Monday, March 02, 2015

Crazy Ideas Part 5

Some crazy ideas, especially for people selling to residential.

The big problem: people without Internet. They don’t know what they are missing. They may not have a computer (or an internet.

One way to demo is to load up a tablet with apps that show the many facets of the Internet. Not just Facebook and Netflix, but job searches, networking and special interest stuff (like cooking or fitness)

What about giving away tablets or Chromebooks wrapped in a 2 or 3 year agreement like the cellcos?

For people that say mobile Internet is all I need: What about wi-fi offload to prevent data overage charges? Again here, a hardware-broadband bundle might work.

Another thought is to bundle a FreedomPOP phone with your service. It’s free on wi-fi. And it offers a Privacy Phone (Samsung SII) for the fanatics. FreedomPOP also sells 4G mobile Internet via the Clearwire network at very inexpensive rates. 4G backup?

TVs, Roku, Xbox, smartphones, tablets, video cameras, Nest thermometers – just a few of the items that need wi-fi. Give your users a bunch of reasons to have wi-fi!! Your wi-fi.

Training and more training... because not everyone knows how to use tablets, iPhones, etc. Be the Expert.

Frontier Ekes Out More Voice Line Value with Text-to-Landline Service: via Zipwhip. Many ways to add texting to landlines or SMS to VoIP. More ideas along this vein in my article at TMC.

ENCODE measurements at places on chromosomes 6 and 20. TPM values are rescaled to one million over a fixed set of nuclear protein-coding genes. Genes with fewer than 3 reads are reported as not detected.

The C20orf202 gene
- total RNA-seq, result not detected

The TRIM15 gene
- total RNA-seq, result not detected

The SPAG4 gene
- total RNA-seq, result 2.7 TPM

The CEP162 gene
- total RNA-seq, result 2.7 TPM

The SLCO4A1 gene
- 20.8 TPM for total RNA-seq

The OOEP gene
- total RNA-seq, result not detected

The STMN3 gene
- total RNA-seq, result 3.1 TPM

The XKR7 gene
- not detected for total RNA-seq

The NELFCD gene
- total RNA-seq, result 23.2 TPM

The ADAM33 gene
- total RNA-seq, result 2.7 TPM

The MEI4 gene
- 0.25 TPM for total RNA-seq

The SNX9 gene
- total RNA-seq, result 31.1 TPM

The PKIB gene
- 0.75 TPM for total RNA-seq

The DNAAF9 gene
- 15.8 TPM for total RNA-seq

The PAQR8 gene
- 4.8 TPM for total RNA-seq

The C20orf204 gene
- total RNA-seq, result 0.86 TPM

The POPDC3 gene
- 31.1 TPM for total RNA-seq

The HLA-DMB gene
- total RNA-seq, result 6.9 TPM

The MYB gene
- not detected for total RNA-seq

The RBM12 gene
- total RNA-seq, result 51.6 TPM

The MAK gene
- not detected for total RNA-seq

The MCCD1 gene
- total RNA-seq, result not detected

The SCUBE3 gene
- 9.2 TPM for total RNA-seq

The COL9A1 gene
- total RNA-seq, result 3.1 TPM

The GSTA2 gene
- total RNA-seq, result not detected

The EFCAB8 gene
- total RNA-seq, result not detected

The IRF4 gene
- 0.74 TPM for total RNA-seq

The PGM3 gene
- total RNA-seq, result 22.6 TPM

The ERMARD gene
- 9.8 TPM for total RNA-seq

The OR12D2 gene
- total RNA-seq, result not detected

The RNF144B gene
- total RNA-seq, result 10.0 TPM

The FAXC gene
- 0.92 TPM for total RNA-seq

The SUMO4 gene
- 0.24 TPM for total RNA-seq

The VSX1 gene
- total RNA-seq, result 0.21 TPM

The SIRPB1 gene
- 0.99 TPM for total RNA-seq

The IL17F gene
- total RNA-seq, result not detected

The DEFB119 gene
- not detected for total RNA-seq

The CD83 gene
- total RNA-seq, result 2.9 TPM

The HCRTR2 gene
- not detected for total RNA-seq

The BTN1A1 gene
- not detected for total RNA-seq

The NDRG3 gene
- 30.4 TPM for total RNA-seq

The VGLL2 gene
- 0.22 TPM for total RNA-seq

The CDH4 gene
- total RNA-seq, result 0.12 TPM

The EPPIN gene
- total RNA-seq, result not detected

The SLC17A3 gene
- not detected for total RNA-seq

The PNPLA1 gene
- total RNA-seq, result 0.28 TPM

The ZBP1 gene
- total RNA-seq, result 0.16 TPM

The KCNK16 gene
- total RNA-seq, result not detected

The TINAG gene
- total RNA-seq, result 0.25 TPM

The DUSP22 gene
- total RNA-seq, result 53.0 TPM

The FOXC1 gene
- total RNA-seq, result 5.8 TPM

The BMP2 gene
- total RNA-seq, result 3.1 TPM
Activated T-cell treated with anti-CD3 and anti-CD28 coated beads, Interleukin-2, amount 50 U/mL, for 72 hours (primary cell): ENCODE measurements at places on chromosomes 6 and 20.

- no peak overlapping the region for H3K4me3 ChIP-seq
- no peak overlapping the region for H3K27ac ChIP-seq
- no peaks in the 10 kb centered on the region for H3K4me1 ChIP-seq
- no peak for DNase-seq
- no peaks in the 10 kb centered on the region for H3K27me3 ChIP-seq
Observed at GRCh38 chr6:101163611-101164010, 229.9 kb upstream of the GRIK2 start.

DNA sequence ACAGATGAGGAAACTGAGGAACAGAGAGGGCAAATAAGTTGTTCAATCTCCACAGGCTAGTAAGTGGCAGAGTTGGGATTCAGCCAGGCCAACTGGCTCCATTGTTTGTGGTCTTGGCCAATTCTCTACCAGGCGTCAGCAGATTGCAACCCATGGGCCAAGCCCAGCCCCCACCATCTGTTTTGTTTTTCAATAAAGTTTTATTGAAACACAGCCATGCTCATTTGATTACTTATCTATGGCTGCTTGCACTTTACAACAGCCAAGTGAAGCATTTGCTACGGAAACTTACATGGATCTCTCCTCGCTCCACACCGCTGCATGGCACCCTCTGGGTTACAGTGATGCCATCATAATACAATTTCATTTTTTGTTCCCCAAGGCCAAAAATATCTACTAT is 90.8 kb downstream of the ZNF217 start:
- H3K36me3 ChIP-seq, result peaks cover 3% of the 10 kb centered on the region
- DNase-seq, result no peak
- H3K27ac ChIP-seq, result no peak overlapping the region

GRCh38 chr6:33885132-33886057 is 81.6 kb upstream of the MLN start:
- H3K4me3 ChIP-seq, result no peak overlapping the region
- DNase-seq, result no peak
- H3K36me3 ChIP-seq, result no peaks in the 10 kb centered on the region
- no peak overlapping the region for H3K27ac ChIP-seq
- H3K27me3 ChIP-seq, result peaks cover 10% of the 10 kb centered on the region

TV Bundles like Roku or Amazon Fire or Chromecast with Broadband. AT&T is bundling HBO with U-Verse. Many channels are online for pay (like CBS). Frontier has a deal for broadband with a Tivo of over-the-air and online content. “The deal, which will kick-off in mid-2015, will have Frontier offering a TiVo Roamio OTA DVR. This slimmed down DVR set-top-box features a digital over-the-air (OTA) antenna for local OTA broadcast signals, access to OTT video content like Netflix, and other features including WiFi connectivity.”

Lessons from Google Fiber's rollout

Find out what your customers want. It may not be TV - especially with the cord cutting. One of my non-techie 30-something friends just installed Chromecast to cut the cable. Many friends watch TV on their iPad. So how many people in a few years will buy a new TV? Not unless it becomes a video calling device too. (Right now it just monitors you.)

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